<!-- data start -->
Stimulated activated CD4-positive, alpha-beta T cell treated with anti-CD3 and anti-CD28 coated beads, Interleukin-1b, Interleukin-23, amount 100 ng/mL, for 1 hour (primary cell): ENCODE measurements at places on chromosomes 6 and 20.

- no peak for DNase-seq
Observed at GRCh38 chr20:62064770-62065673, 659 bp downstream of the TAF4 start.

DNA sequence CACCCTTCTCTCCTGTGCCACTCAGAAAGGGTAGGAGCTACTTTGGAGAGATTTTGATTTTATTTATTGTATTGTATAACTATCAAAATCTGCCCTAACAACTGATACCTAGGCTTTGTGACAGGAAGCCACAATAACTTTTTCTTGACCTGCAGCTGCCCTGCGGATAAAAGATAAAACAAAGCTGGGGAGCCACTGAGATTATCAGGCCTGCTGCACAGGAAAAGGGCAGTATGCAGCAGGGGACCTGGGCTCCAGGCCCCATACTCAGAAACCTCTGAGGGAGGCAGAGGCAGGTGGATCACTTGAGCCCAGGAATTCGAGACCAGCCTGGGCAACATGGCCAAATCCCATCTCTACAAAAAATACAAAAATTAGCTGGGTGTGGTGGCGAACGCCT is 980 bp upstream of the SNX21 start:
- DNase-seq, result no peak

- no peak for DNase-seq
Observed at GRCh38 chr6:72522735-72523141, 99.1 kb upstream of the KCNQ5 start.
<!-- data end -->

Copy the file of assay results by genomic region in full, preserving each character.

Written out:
Stimulated activated CD4-positive, alpha-beta T cell treated with anti-CD3 and anti-CD28 coated beads, Interleukin-1b, Interleukin-23, amount 100 ng/mL, for 1 hour (primary cell): ENCODE measurements at places on chromosomes 6 and 20.

- no peak for DNase-seq
Observed at GRCh38 chr20:62064770-62065673, 659 bp downstream of the TAF4 start.

DNA sequence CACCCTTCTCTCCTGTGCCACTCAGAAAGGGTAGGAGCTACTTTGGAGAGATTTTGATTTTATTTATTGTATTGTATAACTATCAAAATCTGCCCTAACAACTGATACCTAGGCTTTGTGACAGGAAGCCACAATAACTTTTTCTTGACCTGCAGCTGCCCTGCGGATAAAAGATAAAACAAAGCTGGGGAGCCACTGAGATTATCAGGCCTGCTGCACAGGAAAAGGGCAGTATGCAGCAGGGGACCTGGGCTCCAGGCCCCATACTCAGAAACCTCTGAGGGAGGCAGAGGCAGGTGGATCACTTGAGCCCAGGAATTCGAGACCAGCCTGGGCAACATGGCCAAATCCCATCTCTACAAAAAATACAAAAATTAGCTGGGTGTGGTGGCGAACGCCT is 980 bp upstream of the SNX21 start:
- DNase-seq, result no peak

- no peak for DNase-seq
Observed at GRCh38 chr6:72522735-72523141, 99.1 kb upstream of the KCNQ5 start.